March 17: Venus and Mercury
The Sun’s two closest planets are staging a switcheroo. Mercury is climbing higher into the evening sky, while Venus is dropping out of the sky. Venus is the brilliant “evening star,” with much fainter Mercury close to its lower left tonight.
March 18: Moon, Antares, Saturn
The planet Saturn is in good view early tomorrow. It looks like a bright star to the lower left of the Moon at first light. The bright star Antares stands about the same distance to the lower right of the Moon.
March 19: Vernal Equinox
Those of us in the United States will wake up to a new season tomorrow. Spring begins at 5:29 a.m. CDT, which is the moment of the vernal equinox. It occurs when the Sun crosses Earth’s equator from south to north.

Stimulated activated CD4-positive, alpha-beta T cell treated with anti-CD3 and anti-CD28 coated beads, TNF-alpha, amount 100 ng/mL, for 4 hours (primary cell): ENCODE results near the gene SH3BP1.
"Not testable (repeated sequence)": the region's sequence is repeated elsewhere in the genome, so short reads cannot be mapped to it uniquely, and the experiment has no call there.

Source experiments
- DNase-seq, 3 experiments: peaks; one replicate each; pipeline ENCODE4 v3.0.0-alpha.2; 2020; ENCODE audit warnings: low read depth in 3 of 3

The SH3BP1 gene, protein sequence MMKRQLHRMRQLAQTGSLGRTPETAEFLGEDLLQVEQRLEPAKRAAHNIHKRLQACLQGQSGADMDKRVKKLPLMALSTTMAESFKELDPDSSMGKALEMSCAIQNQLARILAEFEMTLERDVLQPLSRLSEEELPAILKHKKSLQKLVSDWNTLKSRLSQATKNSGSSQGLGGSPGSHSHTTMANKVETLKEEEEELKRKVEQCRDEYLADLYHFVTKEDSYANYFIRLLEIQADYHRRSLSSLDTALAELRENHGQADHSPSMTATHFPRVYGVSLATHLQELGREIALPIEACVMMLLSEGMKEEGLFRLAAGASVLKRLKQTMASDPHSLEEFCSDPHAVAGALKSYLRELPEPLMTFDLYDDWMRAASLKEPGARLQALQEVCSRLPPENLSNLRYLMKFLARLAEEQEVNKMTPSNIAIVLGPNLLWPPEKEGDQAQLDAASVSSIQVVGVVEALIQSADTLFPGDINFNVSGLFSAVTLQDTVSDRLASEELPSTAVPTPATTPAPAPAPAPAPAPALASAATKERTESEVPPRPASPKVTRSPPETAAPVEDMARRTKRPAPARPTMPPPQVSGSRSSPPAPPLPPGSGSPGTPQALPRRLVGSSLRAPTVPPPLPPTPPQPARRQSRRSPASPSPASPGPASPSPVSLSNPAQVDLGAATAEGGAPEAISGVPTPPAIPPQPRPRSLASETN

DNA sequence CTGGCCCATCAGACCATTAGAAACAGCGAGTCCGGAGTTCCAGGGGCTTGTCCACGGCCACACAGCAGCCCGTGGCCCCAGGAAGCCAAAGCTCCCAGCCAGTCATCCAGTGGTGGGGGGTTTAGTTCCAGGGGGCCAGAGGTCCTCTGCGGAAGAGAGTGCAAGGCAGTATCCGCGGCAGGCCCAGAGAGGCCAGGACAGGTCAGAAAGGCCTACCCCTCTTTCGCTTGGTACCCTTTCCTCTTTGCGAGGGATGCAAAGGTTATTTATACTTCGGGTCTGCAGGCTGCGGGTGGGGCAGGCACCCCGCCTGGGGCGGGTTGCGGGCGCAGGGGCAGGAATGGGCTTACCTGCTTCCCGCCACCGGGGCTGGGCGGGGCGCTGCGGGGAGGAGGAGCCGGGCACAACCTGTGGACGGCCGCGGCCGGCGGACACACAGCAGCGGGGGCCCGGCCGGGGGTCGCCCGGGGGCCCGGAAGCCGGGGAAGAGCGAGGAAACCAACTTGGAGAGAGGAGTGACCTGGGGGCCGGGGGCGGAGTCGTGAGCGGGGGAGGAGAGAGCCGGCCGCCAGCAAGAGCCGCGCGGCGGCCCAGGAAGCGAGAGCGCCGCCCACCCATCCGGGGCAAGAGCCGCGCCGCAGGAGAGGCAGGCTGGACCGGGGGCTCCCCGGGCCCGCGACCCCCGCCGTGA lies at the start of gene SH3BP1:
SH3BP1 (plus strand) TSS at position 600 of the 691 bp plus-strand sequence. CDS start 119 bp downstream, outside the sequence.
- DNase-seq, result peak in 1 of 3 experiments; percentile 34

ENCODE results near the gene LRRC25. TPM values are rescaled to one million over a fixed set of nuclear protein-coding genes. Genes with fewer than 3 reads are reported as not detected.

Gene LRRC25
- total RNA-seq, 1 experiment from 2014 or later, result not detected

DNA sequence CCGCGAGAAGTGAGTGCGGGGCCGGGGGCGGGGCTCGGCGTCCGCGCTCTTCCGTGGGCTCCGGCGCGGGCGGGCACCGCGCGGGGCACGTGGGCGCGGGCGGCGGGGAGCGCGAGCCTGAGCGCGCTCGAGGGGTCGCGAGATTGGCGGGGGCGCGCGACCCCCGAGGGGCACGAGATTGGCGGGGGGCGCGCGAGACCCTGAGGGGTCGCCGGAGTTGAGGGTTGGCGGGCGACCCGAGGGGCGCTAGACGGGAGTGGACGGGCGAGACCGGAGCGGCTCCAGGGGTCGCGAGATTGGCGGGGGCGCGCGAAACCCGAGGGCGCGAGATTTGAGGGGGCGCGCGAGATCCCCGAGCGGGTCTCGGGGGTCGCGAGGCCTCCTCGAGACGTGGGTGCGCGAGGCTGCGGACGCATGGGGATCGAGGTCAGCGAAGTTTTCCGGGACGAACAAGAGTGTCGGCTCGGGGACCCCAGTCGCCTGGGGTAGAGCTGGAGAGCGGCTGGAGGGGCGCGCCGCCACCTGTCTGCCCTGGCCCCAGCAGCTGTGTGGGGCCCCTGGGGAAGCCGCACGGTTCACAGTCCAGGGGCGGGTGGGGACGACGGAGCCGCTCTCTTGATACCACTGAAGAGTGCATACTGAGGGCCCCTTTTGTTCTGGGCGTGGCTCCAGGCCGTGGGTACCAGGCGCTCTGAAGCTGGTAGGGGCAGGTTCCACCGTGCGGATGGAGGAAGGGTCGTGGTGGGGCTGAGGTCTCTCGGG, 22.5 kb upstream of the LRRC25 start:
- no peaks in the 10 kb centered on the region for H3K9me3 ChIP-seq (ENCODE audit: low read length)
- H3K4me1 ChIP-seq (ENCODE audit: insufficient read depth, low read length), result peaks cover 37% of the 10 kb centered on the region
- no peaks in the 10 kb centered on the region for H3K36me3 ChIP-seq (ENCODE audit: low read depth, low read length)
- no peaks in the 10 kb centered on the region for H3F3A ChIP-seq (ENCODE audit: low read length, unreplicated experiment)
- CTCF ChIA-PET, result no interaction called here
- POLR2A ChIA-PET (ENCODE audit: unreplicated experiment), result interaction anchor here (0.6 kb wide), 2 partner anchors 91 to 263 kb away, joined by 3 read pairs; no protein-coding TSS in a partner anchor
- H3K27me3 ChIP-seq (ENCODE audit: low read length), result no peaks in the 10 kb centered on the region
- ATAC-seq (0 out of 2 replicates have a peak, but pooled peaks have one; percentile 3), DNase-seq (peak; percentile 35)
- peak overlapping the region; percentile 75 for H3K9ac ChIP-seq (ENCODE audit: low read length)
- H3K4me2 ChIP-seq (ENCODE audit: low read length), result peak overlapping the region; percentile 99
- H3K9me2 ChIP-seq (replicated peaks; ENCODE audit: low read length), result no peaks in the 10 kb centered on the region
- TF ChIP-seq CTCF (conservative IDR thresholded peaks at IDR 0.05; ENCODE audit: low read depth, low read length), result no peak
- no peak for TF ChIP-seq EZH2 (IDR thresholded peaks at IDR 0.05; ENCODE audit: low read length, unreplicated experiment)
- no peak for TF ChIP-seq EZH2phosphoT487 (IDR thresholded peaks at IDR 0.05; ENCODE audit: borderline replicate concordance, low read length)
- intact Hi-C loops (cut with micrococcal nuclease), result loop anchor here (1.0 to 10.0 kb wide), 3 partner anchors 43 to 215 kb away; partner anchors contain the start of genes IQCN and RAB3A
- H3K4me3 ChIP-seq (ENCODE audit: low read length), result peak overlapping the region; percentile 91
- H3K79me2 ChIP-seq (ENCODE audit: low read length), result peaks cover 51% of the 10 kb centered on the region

March 20: Crater
The constellation Crater, the cup, is visible this month in the southeastern evening sky. Its stars are faint, so you need dark skies to find it. To ancient European cultures, Crater represented the birthplace of storms.
March 21: Milky Way Clouds
The stars of the Milky Way intertwine with clouds of gas and dust that can span many light-years. Some of them are bright and colorful; others, dark and quiet. The dark clouds are giving birth to new stars. They are dark because their gas is cold.
March 22: Winter Circle
Spring has already sprung, but a great pattern of stars named for winter still dominates the western evening sky. The Winter Circle includes some of the most prominent stars of all, including Sirius, the brightest star in the night sky.